“Young Love” is in the Air

phpThumb_generated_thumbnailjpgThe Oregonian pop star studied literature and played soccer at California State University where his friend and producer invited him to Nashville to record and he never went back. Now, according to Rolling Stone, Mat Kearney is going back to his roots on Young Love. After he began recording, Nothing Left to Lose was released in 2006, followed by City of Black and White in 2009. The non-existent reggae-style songs on City of Black and White are back now for Kearney’s 2011 effort. His newest release, JUST KIDS came out in February of this year.

Young Love (Deluxe Edition) (2011): 15 tracks, 58 minutes

Young Love is about just that. Nearly all of the tracks describe some sort of relationship, most of them about girls, but “Rochester” features the story of Mat’s dad. Mat also highlights some spiritual struggles as well on “Chasing the Light.”

Having listened to this a few times in a row, a lot of the songs seem to blend into the same style. However, the bass is excellent in “Hey Mama,” “Ships in the Night” utilizes ambient and powerful keys, and “Rochester,” relies heavily on fingerpicking. “Sooner or Later” has been hailed as “barely distinguishable from OneRepublic” by Rolling Stone, but they praise him for bringing back the reggae that was missing on his 2009 effort. Mat’s style is somewhat poppy with a lot of hip-hop during the verses. Both styles have influenced him greatly.

Although his style is fresh, some of the lyrics can leave you with a bad taste in your mouth. A suggestive reference is made in “Hey Mama,” “. . . Those baby browns and golden thighs . . .” and in “Down,” he lights up a cigarette. For his lover in “She Got the Honey” he would “beg, steal, and borrow if tomorrow she’d stay.” There’s a lot of bad things that happen in “Rochester,” but Mat doesn’t advocate any of it. “It was only one night and our first time” seems suggestive in “Seventeen,” while in “Head or Your Heart” Mat implies that you have to choose between the two, which is not always the case. Mat keeps the profanity to a minimum with only h-words, but they appear in “Chasing the Light,” “Learning to Love Again,” “Rochester,” and “Seventeen.”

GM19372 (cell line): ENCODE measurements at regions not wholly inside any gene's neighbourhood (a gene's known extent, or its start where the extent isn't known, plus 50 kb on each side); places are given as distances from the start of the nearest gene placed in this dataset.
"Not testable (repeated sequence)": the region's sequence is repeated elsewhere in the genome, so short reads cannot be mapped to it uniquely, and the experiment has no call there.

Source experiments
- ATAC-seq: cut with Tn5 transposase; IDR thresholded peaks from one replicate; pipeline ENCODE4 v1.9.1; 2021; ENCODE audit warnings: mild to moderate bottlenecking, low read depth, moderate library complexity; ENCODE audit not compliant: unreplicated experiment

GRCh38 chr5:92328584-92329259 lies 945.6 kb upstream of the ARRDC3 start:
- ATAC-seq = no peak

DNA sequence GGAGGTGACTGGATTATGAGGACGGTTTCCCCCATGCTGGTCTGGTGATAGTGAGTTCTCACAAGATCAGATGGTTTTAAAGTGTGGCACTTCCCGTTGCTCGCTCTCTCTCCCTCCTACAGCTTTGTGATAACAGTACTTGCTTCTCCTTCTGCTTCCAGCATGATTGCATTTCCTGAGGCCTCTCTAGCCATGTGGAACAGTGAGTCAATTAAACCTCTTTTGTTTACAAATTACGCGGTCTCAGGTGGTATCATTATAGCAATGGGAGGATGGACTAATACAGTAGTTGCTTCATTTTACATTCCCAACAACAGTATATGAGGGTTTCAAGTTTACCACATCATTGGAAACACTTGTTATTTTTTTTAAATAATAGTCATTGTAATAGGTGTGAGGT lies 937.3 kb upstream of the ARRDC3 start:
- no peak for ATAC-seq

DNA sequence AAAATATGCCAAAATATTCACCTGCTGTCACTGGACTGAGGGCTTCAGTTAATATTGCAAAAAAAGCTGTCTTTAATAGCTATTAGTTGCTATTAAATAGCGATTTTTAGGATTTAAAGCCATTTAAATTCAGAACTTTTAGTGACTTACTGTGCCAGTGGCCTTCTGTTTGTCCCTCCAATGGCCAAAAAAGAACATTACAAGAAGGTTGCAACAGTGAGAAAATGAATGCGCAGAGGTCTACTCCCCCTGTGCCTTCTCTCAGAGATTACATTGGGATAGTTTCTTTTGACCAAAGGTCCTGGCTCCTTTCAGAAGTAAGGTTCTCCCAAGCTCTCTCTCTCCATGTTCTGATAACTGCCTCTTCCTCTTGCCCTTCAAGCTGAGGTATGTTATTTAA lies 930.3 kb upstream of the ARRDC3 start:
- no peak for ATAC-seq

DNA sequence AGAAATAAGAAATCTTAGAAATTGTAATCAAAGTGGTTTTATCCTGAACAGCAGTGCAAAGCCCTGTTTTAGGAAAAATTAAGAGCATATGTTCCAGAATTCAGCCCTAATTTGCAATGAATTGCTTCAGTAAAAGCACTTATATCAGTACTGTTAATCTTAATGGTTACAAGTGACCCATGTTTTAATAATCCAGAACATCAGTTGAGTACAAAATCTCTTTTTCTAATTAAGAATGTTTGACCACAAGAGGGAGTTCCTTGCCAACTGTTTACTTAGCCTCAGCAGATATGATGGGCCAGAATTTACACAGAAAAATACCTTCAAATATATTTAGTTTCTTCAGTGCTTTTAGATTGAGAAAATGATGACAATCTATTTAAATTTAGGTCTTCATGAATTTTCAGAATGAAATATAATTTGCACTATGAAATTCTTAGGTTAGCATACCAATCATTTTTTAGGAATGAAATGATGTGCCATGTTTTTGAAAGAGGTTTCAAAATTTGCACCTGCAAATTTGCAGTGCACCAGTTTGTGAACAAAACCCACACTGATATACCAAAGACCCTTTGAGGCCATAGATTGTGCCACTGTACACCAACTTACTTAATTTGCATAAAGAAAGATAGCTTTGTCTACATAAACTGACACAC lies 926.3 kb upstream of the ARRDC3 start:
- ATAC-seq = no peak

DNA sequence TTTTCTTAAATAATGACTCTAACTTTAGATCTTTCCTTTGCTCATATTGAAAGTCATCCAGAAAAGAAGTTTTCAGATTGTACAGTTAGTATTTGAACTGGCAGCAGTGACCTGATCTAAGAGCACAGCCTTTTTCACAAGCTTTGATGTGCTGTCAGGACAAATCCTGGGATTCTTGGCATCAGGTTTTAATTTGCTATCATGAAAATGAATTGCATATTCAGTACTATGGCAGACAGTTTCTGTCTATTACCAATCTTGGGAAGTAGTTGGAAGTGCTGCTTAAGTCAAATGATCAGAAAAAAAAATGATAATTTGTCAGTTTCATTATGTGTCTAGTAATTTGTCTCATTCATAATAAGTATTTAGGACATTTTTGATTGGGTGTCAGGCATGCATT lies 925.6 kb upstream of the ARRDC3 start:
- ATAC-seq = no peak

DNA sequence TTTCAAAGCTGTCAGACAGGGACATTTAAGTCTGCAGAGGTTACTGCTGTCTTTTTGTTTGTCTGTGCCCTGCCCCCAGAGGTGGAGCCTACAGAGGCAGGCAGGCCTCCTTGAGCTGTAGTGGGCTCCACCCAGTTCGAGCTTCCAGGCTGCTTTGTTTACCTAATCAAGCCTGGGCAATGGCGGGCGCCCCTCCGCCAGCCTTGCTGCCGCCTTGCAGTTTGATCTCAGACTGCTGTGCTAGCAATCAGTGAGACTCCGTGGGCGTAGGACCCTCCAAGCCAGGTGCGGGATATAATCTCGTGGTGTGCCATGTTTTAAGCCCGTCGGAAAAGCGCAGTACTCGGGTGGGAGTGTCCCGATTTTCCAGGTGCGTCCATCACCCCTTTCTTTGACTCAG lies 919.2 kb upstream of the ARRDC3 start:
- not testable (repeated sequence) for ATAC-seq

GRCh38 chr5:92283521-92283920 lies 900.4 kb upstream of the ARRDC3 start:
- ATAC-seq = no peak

That seems like a lot, but there’s a lot of good stuff that Kearney slips into this record. “Hey Mama,” “Count on Me,” and “Seventeen” display unconditional love, but as a whole this 15-track ensemble deals heavily with family issues and resolution in pretty much every track. “Chasing the Light” encourages us to do just that, no matter what’s going on. “Down” tells us “we all need forgiveness.” The end of “Seventeen” describes the nervous/excited experience of having a child. “What She Wants” warns us that material possessions can’t make us happy and “Two Hearts” is simply a beautiful love song.

While there’s good and bad on this album, Mat really shows the struggle of family in these times, but he contrasts that with beautiful songs of commitment and renewal with his unique style. I would definitely recommend it. 7.5/10.


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